I loved the cats.  There were five ‘tame’ ones kept in what the lodge refers to as ‘captivity’.  There were ten other cheetah, two of which were also kept in small enclosures, but they were at least away from the lodge.  The ‘captive’ cheetah were kept so close to the lodge and its guests, they could practically dive in the lodge’s swimming pool from their enclosure.  They were also living in non-ideal conditions.  Among other problems, the lodge facilities for everyone but the guests (and sometimes even for the guests as well) often don’t have water, so the cats’ enclosures don’t get hosed down as they should.  Ever.  In fact, cheetah poo is barely cleaned up at all because of the lack of water or sanitization equipment.  We were even asked to dilute down any cleaning products to make them go as far as possible because the owners apparently felt they were spending too much money to buy the stuff.  We were barely using the disinfectants and such at ALL, given that we didn’t have the right conditions to use them properly (eg., a way to scrub with them and then hose it all down – hard to do all that without water), so I can’t quite make out HOW, exactly, we were abusing the disinfectant.

In terms of HOW the cheetah were living, even the worst zoos in the world would be disgusted.  Two adult pairs of brother and sister lived together; each pair had its own enclosure.  Siblings of opposite gender should be separated by the time they are two years old.  These pairs were 3 and 6 years old.  Well past their separation due date.  And the males were starting to try and mate with their sisters.  Last I checked, this was not only bad for a population of animals with bad enough genetic diversity as to render every cheetah on earth virtually a twin of every other one, but bad for the concept of conservation and rehabilitation in general.  If they succeed in mating, the lodge will have succeeded in breeding a genetic disaster, possibly with two heads and five paws.  Maybe that’s the goal? After all, a genetically mutated cat might bring in more money for the owners, and money, I’ve found, is the ONLY thing this place was about.  Bring on the circus act.  I mean, it’s clear that’s what they’re going for here anyway.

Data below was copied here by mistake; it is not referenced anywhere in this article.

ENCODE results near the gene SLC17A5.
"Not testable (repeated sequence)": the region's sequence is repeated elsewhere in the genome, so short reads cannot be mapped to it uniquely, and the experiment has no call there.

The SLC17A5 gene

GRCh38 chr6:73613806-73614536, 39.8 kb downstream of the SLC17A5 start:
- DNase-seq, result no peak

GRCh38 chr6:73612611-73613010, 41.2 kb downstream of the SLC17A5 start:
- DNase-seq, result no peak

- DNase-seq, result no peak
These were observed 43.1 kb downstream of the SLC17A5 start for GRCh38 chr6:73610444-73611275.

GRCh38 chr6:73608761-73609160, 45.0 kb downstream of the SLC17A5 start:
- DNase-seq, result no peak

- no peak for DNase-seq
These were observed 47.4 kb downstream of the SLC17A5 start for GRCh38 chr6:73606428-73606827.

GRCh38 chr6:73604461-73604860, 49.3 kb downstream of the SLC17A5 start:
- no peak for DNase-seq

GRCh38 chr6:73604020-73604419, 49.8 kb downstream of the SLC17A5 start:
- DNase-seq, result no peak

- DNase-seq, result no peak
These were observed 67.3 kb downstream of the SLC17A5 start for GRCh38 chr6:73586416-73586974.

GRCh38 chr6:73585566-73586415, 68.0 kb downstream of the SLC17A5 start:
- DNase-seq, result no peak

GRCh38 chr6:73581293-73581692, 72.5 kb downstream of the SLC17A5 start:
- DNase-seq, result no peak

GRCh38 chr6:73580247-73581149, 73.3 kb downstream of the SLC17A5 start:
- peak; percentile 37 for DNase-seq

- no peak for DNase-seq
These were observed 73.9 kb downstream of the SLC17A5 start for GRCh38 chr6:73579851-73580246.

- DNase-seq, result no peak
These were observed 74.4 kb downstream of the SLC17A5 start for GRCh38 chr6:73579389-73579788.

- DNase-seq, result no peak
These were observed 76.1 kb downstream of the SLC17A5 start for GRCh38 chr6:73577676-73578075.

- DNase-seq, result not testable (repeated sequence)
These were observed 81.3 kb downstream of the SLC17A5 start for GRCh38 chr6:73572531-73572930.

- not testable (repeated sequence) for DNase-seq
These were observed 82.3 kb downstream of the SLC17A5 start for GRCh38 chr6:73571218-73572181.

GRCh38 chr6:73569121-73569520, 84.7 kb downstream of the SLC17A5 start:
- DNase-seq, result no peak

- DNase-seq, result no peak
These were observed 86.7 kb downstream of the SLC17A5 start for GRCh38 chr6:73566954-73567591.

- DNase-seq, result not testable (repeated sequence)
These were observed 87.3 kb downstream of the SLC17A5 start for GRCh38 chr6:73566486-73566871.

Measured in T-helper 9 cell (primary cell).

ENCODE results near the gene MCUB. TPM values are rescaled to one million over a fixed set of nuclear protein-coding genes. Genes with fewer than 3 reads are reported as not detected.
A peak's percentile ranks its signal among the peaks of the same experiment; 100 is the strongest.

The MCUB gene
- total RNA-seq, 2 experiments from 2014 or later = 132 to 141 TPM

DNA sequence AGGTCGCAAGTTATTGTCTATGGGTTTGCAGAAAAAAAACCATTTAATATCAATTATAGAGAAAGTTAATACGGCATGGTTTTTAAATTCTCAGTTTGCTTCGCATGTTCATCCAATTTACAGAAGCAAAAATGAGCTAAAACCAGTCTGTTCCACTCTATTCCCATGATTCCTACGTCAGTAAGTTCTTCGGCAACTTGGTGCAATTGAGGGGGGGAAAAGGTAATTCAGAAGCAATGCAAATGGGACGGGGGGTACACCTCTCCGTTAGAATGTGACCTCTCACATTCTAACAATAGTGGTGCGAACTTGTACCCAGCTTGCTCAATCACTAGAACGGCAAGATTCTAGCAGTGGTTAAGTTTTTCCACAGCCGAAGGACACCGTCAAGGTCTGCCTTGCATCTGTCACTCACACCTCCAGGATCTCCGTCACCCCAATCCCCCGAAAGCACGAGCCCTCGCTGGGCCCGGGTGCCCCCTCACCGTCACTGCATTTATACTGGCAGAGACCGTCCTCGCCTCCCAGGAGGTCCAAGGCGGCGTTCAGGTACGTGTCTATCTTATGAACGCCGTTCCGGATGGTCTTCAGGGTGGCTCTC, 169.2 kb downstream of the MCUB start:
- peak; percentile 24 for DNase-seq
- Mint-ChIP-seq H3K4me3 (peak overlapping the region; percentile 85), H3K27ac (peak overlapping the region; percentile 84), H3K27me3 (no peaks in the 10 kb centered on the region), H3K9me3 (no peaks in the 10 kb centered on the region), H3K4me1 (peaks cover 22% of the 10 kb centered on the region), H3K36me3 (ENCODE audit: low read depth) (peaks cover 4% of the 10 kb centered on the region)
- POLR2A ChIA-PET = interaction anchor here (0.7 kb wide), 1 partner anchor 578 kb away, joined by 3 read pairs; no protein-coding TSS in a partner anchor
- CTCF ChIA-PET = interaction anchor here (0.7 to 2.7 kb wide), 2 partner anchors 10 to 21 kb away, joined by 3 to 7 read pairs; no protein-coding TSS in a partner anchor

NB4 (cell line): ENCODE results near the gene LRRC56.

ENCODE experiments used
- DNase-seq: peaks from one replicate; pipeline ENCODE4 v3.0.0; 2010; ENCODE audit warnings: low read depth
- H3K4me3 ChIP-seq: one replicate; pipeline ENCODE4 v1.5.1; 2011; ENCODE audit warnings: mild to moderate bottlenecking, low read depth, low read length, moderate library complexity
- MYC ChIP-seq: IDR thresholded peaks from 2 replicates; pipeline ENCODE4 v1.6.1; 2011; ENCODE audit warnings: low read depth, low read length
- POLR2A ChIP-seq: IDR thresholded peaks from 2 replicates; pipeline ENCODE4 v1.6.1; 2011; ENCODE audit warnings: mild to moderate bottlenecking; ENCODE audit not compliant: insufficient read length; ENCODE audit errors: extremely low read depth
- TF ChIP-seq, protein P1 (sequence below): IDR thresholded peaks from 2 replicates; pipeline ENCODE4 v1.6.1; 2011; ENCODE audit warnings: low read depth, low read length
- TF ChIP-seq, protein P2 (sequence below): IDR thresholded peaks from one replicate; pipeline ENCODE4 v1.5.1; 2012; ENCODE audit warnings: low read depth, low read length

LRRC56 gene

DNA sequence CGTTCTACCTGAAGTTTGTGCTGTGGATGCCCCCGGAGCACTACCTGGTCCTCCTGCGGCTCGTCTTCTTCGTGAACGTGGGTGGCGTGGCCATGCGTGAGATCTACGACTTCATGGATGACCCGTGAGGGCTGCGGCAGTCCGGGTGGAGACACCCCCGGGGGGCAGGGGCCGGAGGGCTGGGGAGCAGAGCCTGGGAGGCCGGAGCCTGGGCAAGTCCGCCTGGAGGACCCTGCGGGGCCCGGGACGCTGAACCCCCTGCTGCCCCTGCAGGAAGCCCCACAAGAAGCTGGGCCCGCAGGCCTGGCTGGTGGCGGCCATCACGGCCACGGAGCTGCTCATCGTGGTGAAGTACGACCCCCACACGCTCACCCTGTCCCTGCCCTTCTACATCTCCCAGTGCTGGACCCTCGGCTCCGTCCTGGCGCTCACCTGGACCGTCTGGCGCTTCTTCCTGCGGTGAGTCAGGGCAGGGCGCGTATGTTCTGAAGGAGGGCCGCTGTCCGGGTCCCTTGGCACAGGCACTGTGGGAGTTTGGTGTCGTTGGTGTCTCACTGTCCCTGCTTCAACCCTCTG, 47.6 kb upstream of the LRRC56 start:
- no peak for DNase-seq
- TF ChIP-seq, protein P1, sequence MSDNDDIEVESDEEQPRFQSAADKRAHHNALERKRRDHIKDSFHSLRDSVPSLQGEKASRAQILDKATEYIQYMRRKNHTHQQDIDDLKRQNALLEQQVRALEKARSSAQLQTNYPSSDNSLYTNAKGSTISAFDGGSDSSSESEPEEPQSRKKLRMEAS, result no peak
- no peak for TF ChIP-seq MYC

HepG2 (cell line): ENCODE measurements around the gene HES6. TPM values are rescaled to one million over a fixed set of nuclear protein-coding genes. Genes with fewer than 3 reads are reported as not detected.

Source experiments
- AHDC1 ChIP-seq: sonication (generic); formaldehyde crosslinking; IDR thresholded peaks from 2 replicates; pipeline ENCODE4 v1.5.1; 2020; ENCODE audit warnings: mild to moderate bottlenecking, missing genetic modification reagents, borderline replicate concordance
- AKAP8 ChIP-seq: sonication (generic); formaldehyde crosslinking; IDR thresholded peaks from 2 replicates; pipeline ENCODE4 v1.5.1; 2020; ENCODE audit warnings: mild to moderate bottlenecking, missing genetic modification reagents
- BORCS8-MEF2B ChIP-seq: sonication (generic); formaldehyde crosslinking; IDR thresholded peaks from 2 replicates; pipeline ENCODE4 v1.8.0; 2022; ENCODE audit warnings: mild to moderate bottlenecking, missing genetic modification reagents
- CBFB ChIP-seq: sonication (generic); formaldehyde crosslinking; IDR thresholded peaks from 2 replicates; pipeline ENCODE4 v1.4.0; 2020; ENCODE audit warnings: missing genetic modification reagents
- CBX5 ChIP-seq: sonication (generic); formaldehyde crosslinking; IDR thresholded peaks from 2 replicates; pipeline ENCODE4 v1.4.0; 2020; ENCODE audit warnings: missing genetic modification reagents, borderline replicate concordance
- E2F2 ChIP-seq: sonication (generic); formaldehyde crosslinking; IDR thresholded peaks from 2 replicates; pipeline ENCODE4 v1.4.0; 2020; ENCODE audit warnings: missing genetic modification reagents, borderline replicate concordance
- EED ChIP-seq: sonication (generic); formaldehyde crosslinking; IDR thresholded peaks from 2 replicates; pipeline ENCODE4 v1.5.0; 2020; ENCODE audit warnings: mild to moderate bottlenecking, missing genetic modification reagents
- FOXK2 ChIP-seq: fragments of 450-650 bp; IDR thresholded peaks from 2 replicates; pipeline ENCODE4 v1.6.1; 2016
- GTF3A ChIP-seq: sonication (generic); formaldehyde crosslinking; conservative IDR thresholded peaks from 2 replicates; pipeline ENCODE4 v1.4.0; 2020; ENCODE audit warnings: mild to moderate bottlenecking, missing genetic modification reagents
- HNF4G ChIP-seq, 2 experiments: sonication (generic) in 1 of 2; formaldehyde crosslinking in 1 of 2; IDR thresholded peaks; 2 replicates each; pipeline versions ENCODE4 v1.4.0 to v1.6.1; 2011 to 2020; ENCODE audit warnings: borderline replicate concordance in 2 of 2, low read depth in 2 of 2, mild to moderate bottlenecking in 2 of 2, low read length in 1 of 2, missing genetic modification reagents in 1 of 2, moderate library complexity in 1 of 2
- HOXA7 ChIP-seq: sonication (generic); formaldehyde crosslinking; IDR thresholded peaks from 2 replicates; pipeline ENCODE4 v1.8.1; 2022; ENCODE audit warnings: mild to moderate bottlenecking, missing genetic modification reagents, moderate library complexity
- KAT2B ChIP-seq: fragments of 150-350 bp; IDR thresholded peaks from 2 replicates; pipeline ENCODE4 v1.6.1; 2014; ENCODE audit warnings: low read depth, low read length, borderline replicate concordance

Two of the cheetahs were purchased from a breeder who had supposedly been keeping them in bathtubs and toilets.  I can’t really tell you the real story, since I got about twelve different versions, including one from the proclaimed other cheetah ‘expert’ – who had been here when the cats arrived – and a totally different one from the owner, who bought the cats.  NOTE: If you were really interested in conservation, buying animals from that type of unethical breeder is the LAST thing you do.  You don’t GIVE MONEY to people who breed animals illegally and/or unethically.  In fact, you don’t BUY animals at all.  It is the antithesis on conservation.  Please keep that in mind when you buy animals from pet shops, and do serious research on your breeders as well.

Two of the cheetahs were born on the reserve and then taken into captivity under the premise that the owner wanted to perform surgery on the male, who was born with a leg deformity.  However, they didn’t bring the mother, and they never released the male and his sister back to her either.  They kept the siblings in their tiny enclosure.  THIS is conservation and rehabilitation?

Another cheetah died because she ate an employee’s Croc.  Another was kept in a tiny, windowless closet for two months because there was no place to keep her while she recovered from a broken leg (suspiciously, no one seems to know how she broke it).  The lodge has no appropriate place for injured animals.  Yet they call themselves a rehabilitation center.  And they have no vet on site.  And the vet they DO use (as apparently the local wildlife vets are subpar in their book) lives in Hoedspruit, which is a several hour FLIGHT away.

The caretakers before me had no experience working with cheetah.  The person who set up the program had no experience working with cheetah, nor did she have any expertise with rehabilitation and conservation.  There was no program in place.  I actually put one together while I was there, though I’m pretty positive they never actually enacted it, since they never listened to me about anything with the cats anyway.  They said it was okay to feed them mangy, mangled rabbits they bought and did not care for in the slightest.  It was the head ranger and I who decided to set up a rabbit breeding facility so that we could breed healthy rabbits for the cats.  That fell apart after he and I resigned.  Nobody cared.

When there were no rabbits, the cats were fed bad organs from a butcher, which often had to be thawed and then refrozen because there wasn’t a working refrigerator available to keep the meat in.  There was only a deep freeze available.  There was a time when I was told to cut up a horse that had died a few days prior and had already started to decompose.  The organs had been left in the sun for a good day before they even got to me.  It was rancid and already crawling with maggots.  But I was assured the meat was fine and ‘fresh.’  Seriously.